'The Lost Pirate Kingdom' Trailer: It's The Pirate's Life For This Highly Dramatized Netflix Docuseries

There's been a scarcity in good pirate content since the Pirates of the Caribbean franchise weighed anchor and since Starz's Black Sails took down, well, its sails. So who should step in but Netflix, with its own pirate...documentary series? Watch The Lost Pirate Kingdom trailer below.

The Lost Pirate Kingdom Trailer

The Lost Pirate Kingdom is an upcoming docu-series from Netflix that is billed as the true story of the "real" pirates of the Caribbean, but the recently-released trailer has a remarkable number of cheesy re-enactment scenes that look like they're out of a bad History Channel drama. Actually, that description doesn't do justice to the History Channel's acclaimed scripted dramas like Vikings — the scenes from The Lost Pirate Kingdom contains re-enactments that wish they were as good as a History Channel drama. Which raises the question: why didn't Netflix just go all the way and make a scripted pirate drama?

The first half of the trailer for The Lost Pirate Kingdom tries to keep up the image of a credible documentary about the 18th century pirates of the Caribbean islands, with various experts and academics popping up to explain the history behind "the real-life pirates of the Caribbean violently plunder the world's riches and form a surprisingly egalitarian republic."

But most of the trailer is pure re-enactment, which is not an uncommon element of documentaries — many true crime documentary films and series thrive off the poorly-acted re-enactment scene. But the trailer for the Netflix docuseries shifts halfway through, completely losing the experts in favor of pure, highly dramatized re-enactments of historical pirate figures like Charles Vane, Anne Bonny, and the infamous Blackbeard. It's almost bizarre how much the docuseries clearly wants to go full scripted drama and just give us bloody old pirate TV series, but alas. The only time I can think of the hybrid documentary-scripted approach worked was for the 2018 crime docudrama American Animals, and that's mostly owing to smart direction by Bart Layton and a talented cast including Evan Peters, Barry Keoghan, and Ann Dowd.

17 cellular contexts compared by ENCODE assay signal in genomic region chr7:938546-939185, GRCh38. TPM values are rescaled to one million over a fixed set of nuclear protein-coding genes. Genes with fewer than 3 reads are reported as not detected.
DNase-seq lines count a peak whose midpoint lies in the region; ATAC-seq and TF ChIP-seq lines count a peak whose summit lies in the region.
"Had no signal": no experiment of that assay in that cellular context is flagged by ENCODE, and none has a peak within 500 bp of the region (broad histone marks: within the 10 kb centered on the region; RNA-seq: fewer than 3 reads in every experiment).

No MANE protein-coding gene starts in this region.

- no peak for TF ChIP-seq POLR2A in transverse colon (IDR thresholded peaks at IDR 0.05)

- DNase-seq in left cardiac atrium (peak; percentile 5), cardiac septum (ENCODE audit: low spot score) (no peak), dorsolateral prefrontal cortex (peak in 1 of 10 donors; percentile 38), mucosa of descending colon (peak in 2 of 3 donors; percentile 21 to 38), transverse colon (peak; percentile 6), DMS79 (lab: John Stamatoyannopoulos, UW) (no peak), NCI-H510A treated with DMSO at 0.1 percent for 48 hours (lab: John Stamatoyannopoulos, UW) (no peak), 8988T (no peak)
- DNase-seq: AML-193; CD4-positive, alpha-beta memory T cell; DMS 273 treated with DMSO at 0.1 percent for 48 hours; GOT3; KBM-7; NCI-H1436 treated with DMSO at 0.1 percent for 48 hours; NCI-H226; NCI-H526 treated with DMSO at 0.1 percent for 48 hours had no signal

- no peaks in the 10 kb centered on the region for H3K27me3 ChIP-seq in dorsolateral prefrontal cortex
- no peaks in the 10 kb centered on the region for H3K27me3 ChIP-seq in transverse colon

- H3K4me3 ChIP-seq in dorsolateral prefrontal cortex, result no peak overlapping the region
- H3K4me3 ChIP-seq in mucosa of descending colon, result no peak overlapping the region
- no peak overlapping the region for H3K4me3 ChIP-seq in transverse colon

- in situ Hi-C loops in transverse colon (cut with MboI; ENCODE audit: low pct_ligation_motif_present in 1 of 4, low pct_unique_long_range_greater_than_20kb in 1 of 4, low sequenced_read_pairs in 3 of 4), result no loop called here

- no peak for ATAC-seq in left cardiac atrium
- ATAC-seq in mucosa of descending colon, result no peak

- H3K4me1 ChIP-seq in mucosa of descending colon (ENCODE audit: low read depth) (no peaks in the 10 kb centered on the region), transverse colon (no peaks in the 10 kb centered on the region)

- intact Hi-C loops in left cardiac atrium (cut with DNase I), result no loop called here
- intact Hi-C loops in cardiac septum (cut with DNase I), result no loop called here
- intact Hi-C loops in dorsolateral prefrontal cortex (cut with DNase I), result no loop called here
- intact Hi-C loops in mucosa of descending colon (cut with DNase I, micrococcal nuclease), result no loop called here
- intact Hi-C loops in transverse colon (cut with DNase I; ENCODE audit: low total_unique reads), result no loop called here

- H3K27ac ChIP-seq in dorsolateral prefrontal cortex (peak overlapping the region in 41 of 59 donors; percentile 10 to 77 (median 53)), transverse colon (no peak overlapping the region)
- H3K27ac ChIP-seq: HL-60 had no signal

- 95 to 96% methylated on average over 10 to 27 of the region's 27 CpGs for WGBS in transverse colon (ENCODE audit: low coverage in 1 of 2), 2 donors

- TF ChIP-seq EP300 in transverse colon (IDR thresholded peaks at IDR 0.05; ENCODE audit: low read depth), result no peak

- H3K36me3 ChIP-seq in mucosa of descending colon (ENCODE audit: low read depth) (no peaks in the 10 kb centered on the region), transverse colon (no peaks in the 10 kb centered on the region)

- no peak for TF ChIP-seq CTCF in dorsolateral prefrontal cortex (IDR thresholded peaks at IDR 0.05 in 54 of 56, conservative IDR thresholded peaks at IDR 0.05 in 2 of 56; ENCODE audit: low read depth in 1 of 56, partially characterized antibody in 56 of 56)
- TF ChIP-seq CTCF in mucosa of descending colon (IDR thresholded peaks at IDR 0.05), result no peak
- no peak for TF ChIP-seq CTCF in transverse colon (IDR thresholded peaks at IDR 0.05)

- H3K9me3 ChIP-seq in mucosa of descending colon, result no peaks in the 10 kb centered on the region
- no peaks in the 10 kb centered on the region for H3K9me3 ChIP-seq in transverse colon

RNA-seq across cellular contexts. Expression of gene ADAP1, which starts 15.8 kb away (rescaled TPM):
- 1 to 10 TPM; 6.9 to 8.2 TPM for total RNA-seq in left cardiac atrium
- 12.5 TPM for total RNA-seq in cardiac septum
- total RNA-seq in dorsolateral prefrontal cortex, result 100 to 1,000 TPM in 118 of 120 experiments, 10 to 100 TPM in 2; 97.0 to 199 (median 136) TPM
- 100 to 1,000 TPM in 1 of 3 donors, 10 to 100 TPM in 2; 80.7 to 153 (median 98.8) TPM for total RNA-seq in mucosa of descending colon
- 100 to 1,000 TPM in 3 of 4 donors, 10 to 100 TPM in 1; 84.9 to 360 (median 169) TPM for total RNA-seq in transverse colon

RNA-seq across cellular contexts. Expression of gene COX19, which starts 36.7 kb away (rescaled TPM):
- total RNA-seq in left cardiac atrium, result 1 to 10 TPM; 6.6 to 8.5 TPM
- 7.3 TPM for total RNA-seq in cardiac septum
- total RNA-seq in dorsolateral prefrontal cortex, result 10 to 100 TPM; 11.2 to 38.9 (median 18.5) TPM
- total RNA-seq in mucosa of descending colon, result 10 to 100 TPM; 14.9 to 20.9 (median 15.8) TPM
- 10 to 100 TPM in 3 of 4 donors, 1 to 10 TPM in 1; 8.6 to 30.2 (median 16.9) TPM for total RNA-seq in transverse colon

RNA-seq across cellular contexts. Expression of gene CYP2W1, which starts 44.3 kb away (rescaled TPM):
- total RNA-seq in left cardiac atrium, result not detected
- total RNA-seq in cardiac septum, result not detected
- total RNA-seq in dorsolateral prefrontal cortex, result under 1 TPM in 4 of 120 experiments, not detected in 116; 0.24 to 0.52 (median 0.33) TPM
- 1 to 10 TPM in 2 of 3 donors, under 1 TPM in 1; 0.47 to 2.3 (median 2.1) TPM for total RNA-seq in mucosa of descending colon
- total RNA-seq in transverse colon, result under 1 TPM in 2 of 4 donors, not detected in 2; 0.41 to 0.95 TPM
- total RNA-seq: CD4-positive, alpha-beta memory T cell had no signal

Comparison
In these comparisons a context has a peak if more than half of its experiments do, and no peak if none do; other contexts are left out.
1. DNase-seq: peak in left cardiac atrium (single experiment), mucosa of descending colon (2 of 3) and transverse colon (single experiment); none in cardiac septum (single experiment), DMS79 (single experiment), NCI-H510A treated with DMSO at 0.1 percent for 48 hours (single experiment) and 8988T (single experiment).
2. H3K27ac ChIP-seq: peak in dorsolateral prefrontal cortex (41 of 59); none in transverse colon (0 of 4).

Meanwhile, Disney is hard at work at bringing its Pirates of the Caribbean franchise back to life, tapping Birds of Prey actress Margot Robbie as the star of a new Pirates movie to be penned by Birds of Prey and Bumblebee screenwriter Christina Hodson. So maybe anyone yearning for good old tropical pirate action can be satisfied for now with the real-life pirates of the Caribbean in The Lost Pirate Kingdom until the Disney feature film gets off the ground.

The Lost Pirate Kingdom premieres on Netflix on March 15, 2021.